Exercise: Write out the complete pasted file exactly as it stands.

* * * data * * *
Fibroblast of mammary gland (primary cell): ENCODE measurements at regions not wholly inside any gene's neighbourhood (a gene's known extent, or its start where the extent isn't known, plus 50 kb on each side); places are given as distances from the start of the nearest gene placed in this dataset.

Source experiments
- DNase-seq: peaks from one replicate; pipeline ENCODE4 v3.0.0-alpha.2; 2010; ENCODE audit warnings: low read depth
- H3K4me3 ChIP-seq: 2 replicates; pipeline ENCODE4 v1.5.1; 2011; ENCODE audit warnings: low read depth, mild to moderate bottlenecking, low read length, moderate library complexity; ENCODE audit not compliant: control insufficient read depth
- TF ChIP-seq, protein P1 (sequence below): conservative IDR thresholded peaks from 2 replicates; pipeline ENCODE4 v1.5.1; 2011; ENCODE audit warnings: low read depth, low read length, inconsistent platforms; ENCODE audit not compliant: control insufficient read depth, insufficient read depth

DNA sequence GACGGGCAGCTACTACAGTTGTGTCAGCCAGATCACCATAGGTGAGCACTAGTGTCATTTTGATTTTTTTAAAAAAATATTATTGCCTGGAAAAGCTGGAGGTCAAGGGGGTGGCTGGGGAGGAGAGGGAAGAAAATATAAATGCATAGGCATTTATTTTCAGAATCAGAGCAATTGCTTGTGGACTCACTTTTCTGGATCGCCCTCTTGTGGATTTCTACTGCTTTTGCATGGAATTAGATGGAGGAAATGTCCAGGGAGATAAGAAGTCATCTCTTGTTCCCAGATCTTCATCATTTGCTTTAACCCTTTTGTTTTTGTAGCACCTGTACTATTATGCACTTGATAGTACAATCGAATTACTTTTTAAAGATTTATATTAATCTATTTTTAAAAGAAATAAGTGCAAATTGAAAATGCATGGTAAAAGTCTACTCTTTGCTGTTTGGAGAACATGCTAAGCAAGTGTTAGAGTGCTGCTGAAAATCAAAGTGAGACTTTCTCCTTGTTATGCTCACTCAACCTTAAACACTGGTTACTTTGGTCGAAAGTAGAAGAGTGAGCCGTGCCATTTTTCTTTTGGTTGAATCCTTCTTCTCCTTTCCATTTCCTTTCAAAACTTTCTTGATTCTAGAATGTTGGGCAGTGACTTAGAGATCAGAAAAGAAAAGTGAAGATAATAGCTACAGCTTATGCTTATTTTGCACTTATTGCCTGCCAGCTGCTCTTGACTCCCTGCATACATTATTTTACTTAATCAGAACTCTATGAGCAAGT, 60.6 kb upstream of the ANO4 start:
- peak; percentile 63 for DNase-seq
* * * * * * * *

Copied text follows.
Fibroblast of mammary gland (primary cell): ENCODE measurements at regions not wholly inside any gene's neighbourhood (a gene's known extent, or its start where the extent isn't known, plus 50 kb on each side); places are given as distances from the start of the nearest gene placed in this dataset.

Source experiments
- DNase-seq: peaks from one replicate; pipeline ENCODE4 v3.0.0-alpha.2; 2010; ENCODE audit warnings: low read depth
- H3K4me3 ChIP-seq: 2 replicates; pipeline ENCODE4 v1.5.1; 2011; ENCODE audit warnings: low read depth, mild to moderate bottlenecking, low read length, moderate library complexity; ENCODE audit not compliant: control insufficient read depth
- TF ChIP-seq, protein P1 (sequence below): conservative IDR thresholded peaks from 2 replicates; pipeline ENCODE4 v1.5.1; 2011; ENCODE audit warnings: low read depth, low read length, inconsistent platforms; ENCODE audit not compliant: control insufficient read depth, insufficient read depth

DNA sequence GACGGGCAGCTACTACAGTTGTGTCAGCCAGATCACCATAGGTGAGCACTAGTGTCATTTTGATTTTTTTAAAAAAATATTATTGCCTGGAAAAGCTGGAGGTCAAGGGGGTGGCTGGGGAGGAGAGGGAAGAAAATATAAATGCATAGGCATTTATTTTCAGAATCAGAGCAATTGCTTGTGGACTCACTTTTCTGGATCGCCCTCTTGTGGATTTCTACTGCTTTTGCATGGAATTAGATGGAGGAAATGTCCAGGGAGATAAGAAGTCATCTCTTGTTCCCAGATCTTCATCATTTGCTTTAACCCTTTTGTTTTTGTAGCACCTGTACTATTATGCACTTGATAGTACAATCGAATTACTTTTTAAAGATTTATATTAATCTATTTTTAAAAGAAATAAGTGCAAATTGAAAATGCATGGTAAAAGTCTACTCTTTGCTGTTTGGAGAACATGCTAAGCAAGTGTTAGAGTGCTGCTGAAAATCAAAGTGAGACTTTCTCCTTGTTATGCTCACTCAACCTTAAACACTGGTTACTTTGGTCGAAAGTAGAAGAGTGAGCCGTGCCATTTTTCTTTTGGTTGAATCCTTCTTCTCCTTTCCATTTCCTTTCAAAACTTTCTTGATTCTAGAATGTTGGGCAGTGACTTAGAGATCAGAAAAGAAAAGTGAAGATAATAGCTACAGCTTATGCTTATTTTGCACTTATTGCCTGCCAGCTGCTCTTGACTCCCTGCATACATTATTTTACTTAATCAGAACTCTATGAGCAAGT, 60.6 kb upstream of the ANO4 start:
- peak; percentile 63 for DNase-seq